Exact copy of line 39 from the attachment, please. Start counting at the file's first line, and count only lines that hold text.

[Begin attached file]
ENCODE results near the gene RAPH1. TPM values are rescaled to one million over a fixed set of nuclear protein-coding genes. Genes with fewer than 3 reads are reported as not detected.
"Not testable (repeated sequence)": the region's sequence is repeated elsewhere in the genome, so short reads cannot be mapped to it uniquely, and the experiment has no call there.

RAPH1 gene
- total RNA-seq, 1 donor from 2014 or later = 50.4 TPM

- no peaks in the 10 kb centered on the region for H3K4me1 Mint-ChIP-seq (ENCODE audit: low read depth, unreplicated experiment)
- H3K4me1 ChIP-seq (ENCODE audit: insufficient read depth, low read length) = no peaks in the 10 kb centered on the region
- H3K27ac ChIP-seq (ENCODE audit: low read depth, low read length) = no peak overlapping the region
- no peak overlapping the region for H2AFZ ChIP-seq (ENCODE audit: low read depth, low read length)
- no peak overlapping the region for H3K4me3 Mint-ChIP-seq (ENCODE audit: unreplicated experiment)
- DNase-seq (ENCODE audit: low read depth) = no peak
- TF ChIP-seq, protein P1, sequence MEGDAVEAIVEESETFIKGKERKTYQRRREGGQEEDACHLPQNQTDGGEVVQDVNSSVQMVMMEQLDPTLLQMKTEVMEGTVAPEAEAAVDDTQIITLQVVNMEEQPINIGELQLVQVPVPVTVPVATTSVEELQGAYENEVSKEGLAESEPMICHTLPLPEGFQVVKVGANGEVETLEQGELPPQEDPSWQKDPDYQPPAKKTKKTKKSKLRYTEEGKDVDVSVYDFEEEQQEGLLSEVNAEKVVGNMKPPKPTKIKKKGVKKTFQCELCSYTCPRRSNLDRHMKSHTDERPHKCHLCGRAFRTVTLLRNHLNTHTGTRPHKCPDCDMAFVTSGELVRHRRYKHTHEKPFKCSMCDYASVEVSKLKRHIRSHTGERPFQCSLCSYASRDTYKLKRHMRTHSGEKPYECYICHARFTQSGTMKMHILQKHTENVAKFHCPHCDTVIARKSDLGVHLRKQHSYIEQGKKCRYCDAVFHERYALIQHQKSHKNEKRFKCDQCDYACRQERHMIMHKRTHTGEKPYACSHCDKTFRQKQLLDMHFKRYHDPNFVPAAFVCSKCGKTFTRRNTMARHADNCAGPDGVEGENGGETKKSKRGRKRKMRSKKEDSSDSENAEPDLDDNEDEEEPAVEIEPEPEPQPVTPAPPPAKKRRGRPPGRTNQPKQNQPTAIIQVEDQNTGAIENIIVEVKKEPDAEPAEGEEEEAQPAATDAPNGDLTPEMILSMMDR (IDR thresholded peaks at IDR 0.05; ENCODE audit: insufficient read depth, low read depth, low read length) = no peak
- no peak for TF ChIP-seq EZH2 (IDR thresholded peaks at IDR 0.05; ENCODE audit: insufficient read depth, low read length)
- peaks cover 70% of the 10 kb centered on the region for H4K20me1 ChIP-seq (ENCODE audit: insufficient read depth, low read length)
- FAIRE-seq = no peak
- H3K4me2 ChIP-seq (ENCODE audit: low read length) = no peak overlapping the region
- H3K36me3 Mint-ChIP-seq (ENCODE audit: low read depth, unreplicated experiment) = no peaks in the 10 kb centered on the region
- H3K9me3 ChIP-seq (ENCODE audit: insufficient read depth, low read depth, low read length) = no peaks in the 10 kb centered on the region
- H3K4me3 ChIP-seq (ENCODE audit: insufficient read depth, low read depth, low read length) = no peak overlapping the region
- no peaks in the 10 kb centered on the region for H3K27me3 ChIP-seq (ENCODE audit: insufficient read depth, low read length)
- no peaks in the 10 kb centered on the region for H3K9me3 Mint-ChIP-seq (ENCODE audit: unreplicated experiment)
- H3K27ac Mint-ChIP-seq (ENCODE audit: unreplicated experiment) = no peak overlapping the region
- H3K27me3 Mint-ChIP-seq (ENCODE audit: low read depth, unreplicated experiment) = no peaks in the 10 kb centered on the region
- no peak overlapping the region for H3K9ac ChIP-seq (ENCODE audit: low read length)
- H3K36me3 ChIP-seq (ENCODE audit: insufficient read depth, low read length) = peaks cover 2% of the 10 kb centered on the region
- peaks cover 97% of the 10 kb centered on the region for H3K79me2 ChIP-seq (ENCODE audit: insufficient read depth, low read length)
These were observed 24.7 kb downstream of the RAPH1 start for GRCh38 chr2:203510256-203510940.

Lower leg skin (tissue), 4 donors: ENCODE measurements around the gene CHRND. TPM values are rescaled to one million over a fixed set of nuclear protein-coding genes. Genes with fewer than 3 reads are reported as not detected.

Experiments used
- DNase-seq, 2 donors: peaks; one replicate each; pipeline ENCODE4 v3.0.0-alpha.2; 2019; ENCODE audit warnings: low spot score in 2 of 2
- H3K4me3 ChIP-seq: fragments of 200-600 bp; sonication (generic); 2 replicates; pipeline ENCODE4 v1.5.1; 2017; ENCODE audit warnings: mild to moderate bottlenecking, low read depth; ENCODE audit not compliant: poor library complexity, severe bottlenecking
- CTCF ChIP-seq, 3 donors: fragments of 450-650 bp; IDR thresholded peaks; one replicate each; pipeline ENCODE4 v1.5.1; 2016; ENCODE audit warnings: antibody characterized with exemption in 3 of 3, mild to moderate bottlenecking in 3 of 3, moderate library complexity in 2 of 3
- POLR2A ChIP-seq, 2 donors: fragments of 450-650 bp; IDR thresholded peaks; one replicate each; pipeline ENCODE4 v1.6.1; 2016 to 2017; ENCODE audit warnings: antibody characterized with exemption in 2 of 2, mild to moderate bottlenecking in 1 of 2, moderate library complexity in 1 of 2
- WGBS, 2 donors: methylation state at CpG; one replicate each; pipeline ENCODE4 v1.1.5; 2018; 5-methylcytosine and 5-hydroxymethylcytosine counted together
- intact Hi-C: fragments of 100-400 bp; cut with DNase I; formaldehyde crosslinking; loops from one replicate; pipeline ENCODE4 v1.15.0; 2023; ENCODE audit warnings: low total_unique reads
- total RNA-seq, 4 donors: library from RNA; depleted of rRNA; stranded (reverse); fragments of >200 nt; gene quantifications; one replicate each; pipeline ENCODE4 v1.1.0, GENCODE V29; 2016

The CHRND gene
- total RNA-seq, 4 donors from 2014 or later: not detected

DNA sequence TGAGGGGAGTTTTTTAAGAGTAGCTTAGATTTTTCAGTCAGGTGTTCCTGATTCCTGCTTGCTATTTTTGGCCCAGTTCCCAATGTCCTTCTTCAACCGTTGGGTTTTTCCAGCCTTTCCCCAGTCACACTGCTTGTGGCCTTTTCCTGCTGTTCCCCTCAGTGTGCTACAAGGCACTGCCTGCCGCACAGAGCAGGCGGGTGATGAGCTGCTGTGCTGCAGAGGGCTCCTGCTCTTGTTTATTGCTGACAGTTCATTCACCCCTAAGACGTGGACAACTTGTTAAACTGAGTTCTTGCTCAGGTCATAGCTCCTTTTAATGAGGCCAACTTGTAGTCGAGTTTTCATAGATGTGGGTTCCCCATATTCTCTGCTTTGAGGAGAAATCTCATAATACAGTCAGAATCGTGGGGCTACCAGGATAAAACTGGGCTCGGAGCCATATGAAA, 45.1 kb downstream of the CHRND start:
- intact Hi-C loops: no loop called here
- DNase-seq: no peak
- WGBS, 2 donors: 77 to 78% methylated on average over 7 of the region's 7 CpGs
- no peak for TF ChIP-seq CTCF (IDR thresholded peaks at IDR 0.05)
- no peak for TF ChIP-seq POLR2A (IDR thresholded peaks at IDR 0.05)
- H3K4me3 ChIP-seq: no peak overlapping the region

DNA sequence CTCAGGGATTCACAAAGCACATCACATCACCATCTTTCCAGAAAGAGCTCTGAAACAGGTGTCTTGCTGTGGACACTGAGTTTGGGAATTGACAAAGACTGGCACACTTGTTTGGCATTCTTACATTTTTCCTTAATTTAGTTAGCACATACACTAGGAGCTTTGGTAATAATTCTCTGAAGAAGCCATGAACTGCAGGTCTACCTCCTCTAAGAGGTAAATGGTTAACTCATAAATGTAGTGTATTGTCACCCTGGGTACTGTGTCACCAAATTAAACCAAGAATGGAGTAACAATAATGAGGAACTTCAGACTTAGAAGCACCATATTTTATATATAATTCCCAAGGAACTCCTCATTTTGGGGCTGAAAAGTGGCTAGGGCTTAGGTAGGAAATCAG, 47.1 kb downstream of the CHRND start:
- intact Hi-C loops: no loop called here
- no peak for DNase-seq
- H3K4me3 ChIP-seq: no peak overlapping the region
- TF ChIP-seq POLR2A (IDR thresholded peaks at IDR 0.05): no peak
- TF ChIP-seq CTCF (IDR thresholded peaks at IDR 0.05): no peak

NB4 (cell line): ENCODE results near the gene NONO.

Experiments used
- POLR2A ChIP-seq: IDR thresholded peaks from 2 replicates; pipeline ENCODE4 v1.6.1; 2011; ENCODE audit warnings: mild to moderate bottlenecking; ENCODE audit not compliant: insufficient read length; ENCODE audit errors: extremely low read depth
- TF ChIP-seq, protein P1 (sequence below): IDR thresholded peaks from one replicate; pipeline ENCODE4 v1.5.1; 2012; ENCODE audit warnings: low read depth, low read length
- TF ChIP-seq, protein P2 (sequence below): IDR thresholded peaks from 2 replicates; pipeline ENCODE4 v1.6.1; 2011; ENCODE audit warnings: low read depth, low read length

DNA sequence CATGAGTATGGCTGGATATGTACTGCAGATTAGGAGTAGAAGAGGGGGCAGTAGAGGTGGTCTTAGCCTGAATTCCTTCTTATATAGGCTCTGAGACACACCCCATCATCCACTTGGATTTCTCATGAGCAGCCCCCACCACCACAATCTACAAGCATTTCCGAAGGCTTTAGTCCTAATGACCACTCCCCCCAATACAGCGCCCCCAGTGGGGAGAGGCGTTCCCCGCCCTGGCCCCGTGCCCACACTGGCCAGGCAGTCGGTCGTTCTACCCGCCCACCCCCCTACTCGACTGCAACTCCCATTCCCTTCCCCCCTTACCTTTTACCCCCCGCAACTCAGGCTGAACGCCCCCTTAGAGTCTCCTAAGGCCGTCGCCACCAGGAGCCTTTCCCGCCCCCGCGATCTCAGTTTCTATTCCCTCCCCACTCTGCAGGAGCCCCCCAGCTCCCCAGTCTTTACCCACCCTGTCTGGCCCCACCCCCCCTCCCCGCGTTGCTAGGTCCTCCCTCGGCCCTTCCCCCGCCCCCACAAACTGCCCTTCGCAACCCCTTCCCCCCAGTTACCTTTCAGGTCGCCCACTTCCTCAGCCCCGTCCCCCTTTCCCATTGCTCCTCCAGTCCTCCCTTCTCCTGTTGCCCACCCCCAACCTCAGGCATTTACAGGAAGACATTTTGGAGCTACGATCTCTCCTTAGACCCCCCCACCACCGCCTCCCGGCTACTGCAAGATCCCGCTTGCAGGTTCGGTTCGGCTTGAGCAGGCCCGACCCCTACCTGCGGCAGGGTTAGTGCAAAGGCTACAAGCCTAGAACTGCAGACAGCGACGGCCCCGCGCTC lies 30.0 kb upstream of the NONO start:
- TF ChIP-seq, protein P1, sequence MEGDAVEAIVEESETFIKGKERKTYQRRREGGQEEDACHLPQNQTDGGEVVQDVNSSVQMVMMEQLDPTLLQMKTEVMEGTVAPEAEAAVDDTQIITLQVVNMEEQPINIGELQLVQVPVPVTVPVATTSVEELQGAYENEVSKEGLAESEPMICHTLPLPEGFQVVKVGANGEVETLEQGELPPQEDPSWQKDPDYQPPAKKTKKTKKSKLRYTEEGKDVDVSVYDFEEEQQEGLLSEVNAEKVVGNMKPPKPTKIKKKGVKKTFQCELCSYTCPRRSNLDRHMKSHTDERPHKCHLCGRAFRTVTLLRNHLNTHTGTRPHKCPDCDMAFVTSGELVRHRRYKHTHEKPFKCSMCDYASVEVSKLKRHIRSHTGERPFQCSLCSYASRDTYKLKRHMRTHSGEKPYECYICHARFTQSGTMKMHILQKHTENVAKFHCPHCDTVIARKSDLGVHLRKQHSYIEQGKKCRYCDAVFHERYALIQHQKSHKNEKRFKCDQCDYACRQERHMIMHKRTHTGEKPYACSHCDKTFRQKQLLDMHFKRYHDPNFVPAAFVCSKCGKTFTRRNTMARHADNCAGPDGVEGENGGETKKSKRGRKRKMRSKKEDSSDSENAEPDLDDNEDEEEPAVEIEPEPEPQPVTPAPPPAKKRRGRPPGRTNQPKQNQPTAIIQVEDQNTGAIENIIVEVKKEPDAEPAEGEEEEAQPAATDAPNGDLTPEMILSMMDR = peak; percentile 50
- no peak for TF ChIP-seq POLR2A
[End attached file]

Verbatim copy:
- intact Hi-C loops: no loop called here